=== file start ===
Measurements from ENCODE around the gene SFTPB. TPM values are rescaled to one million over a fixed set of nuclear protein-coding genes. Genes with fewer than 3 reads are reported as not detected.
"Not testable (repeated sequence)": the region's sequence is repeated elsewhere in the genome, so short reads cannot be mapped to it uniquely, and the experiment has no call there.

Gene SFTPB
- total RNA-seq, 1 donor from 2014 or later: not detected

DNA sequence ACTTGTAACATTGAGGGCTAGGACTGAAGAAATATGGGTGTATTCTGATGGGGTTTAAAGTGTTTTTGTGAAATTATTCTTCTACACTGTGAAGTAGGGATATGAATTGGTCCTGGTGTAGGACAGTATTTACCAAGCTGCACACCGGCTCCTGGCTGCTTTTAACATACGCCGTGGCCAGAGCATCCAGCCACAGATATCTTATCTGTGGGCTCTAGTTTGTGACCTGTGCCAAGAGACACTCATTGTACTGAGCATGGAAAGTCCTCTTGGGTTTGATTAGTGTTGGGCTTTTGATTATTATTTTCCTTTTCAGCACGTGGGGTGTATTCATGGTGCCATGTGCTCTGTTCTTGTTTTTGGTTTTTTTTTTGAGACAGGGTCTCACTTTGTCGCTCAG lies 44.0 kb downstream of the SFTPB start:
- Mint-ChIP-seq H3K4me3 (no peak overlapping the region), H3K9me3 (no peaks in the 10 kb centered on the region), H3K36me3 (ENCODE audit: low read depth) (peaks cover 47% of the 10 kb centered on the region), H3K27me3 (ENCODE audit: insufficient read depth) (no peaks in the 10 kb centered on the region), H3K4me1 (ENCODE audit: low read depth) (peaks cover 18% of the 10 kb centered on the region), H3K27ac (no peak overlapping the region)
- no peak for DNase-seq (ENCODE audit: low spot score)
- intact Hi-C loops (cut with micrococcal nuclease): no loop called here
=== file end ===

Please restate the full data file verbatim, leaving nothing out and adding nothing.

Measurements from ENCODE around the gene SFTPB. TPM values are rescaled to one million over a fixed set of nuclear protein-coding genes. Genes with fewer than 3 reads are reported as not detected.
"Not testable (repeated sequence)": the region's sequence is repeated elsewhere in the genome, so short reads cannot be mapped to it uniquely, and the experiment has no call there.

Gene SFTPB
- total RNA-seq, 1 donor from 2014 or later: not detected

DNA sequence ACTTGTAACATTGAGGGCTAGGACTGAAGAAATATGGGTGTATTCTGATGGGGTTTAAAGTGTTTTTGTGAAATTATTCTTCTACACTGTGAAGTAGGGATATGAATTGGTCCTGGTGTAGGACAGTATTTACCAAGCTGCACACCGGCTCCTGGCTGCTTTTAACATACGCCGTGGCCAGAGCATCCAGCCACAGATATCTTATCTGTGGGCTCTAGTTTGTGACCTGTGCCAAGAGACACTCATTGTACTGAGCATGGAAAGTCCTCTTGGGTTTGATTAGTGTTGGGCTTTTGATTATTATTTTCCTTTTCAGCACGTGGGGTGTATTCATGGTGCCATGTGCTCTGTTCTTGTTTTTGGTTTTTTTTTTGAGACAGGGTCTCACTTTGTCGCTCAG lies 44.0 kb downstream of the SFTPB start:
- Mint-ChIP-seq H3K4me3 (no peak overlapping the region), H3K9me3 (no peaks in the 10 kb centered on the region), H3K36me3 (ENCODE audit: low read depth) (peaks cover 47% of the 10 kb centered on the region), H3K27me3 (ENCODE audit: insufficient read depth) (no peaks in the 10 kb centered on the region), H3K4me1 (ENCODE audit: low read depth) (peaks cover 18% of the 10 kb centered on the region), H3K27ac (no peak overlapping the region)
- no peak for DNase-seq (ENCODE audit: low spot score)
- intact Hi-C loops (cut with micrococcal nuclease): no loop called here